No news of the affairs of men,
Only the occasional song of a woodcutter.
The sun shines and I mend my robe;
When the moon comes out I read Buddhist poems.
I have nothing to report my friends.
If you want to find the meaning, stop chasing after so many things.
— Ryōkan (1758-1831)

I came to this mountain
looking for enlightenment.
There was no enlightenment
on the mountain.
Whether laughing or crying
all I hear is an echo
from the other side of the mountain.
— Soen Nakagawa (1907-1984)

Three pencils arranged
Three minutes
Sambhogakaya, Nirmanakaya, Dharmakaya
— Jack Kerouac (1922-1967)

*this has often been attributed to Bodhidharma but in modern times is thought to have originated as separate phrases in Tang era China (8th and 9th centuries CE), and first appeared as a quatrain in the Song period (960–1279):

教外別傳 A special [separate] transmission outside the teachings,
不立文字 not depending on written words
直指人心 īndirectly point to the human mind,
見性成佛 see one‘s nature and become Buddha

And here’s Meitou’s prompt

Hello everyone and welcome to prompt 12.

At the end of this chapter JDL mentions Zenga paintings. Zenga means literally 'Zen Painting' and is a term used to describe pen and ink paintings used as part of the Tea Ceremony and some of the Japanese Martial Arts. These paintings are characteristically simple and bold, combine both images and calligraphy and illustrate some aspect of Zen teaching. Historically all sorts of subjects have been used, but amongst the most common are enso, which we explored at the beginning of our project, and Mount Fuji.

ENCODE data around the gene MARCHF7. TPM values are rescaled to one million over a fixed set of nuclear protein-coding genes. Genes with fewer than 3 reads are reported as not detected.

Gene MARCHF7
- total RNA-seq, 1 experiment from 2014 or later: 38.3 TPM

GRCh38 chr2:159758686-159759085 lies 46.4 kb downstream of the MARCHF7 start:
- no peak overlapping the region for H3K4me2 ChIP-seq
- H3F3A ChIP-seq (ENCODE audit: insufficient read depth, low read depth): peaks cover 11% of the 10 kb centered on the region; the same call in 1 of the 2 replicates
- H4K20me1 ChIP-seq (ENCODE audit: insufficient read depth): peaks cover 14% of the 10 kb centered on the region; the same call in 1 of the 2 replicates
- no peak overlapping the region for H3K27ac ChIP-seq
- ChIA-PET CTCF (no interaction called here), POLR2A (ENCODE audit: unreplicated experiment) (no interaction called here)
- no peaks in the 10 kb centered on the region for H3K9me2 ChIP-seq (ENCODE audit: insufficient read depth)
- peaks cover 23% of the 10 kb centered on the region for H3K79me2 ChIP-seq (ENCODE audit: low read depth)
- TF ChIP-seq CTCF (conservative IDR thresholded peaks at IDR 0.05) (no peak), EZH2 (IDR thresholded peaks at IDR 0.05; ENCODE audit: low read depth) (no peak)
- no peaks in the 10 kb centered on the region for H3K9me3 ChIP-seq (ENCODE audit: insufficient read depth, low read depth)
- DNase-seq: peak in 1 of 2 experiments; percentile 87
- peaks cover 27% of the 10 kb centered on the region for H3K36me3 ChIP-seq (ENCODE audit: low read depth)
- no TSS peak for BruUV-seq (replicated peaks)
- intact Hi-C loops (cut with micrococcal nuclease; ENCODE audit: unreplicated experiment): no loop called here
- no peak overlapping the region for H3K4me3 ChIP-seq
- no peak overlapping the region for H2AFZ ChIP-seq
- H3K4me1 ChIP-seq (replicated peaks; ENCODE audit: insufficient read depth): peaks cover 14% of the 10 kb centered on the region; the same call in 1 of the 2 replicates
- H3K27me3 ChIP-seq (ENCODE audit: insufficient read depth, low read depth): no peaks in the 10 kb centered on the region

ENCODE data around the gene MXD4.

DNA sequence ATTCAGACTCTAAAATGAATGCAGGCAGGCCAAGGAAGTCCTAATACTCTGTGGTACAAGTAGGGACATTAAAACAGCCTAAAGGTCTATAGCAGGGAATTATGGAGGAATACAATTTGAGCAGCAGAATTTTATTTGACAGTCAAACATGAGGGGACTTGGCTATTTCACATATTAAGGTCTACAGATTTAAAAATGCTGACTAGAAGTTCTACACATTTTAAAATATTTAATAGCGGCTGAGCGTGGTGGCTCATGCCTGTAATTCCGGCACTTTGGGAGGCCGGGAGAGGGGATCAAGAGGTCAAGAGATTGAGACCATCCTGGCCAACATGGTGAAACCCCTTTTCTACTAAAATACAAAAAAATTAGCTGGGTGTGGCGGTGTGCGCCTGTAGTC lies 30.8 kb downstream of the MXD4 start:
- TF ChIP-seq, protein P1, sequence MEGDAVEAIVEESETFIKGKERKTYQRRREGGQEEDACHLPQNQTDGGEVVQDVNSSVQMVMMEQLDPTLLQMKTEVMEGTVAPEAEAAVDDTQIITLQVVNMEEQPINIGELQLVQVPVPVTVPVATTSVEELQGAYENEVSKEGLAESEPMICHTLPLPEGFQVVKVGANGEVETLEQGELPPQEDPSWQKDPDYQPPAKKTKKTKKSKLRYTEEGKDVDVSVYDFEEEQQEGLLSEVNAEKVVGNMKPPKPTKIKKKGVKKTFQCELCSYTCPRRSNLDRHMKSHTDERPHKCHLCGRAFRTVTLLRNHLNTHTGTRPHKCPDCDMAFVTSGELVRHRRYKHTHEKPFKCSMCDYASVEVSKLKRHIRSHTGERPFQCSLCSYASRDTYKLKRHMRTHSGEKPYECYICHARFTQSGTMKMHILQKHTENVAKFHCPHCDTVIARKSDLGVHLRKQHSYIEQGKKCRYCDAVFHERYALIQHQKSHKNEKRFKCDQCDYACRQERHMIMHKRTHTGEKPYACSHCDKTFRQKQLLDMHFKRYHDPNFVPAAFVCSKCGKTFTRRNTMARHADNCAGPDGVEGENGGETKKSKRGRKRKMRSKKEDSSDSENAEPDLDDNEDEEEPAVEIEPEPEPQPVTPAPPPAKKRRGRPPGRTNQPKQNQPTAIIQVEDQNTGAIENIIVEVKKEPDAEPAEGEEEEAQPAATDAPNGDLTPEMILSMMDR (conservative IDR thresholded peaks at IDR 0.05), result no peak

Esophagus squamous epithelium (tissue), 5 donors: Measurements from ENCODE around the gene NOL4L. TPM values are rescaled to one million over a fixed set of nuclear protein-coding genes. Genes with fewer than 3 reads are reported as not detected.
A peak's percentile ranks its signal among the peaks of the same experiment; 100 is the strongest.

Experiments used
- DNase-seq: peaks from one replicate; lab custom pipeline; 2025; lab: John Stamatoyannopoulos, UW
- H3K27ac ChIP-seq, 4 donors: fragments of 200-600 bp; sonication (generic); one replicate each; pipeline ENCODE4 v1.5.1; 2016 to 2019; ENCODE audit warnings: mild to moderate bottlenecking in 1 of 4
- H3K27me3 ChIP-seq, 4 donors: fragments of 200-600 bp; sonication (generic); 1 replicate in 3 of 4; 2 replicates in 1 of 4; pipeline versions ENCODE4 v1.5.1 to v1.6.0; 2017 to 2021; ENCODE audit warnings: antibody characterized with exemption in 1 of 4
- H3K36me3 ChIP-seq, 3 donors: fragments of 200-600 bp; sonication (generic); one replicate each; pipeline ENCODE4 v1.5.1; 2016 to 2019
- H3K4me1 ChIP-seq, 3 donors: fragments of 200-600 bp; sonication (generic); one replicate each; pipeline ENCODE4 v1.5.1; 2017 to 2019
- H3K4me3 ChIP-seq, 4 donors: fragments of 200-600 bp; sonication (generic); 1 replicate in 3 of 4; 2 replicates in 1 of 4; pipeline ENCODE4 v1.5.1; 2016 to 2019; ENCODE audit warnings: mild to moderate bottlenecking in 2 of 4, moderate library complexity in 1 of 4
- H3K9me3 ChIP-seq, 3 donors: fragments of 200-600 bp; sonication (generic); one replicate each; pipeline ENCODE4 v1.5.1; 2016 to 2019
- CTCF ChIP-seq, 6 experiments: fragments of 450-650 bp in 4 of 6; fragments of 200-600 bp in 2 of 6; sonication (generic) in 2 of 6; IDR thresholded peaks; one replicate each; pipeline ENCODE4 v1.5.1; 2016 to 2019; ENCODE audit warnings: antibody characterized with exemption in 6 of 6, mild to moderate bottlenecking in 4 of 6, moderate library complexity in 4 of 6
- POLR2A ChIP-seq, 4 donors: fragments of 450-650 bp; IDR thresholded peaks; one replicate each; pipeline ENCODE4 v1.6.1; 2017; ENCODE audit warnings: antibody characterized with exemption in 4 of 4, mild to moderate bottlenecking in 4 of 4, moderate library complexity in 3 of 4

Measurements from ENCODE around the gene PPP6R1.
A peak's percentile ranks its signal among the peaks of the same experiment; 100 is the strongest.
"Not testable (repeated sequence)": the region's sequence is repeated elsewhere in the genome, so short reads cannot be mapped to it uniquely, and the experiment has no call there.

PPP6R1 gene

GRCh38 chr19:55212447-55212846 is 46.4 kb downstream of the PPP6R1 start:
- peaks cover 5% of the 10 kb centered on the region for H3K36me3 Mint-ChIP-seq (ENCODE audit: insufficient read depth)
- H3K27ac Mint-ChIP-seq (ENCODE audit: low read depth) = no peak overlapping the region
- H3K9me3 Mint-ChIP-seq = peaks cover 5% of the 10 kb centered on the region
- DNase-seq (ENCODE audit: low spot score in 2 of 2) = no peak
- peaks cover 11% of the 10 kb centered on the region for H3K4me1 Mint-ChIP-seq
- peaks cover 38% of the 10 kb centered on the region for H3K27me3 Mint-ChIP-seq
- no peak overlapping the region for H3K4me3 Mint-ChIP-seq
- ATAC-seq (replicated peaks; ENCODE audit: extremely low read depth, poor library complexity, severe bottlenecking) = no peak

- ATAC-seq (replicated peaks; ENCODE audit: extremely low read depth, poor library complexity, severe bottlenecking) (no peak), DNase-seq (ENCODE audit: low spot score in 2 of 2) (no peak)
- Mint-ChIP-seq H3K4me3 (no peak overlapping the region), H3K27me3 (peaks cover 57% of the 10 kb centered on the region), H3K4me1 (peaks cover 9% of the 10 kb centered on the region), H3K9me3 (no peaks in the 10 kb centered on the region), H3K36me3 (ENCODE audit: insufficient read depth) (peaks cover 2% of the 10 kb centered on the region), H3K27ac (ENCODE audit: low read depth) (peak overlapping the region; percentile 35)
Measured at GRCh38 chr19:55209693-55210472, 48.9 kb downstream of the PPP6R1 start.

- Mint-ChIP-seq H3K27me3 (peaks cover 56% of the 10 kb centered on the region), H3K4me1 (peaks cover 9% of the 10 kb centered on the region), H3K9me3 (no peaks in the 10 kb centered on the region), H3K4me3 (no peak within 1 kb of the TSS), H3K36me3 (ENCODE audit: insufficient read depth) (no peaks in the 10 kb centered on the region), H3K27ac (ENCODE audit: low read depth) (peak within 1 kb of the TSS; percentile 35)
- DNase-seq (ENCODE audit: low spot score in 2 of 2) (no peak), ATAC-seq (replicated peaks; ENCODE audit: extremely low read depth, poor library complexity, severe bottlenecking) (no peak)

JDL also talks about Minor White's experimentation with combining text and photographic images, including inscribing poetry directly on the emulsion surface of film – this fascinated me but in this age of digital photography, not such an easily accessible practice.

Instead, in this prompt I'd like to suggest that we could play with combinations of imagery and words in whatever medium you'd like.
So this could be photographic images with text added afterwards directly to the image or within the framing, or text actually appearing within the subject photographed. It could be collage utilising text, painting, drawing, traditional Zenga or three dimensional work – outside, flower arranging etc.
You may prefer to make the words themselves your main subject and the visual element could include how you present them – this could be wonderfully creative.

You may want to write your own text, you may have some favourite teaching or poetry in mind, or you may be inspired by one of the beautiful pieces that Kokuu has included above.

The traditional motifs of Zenga might inspire – enso, sticks, bamboo leaves, Mount Fuji

I've often used words and images together in my sketchbooks both illustratively and as surface pattern, text-ure, graphic markings. I'll post some examples of those in the coming days, together with some traditional Zenga images that I've found on the internet. I've also played around with creating images of Mount Fuji and photographing them, it's an ongoing project which has been put aside for a while, I'll post a couple of those too.
As usual don't be afraid to experiment, particularly with writing. Most importantly though – have fun!

Deep bows from the three of us!

Anne, Kokuu and Meitou

we all sat today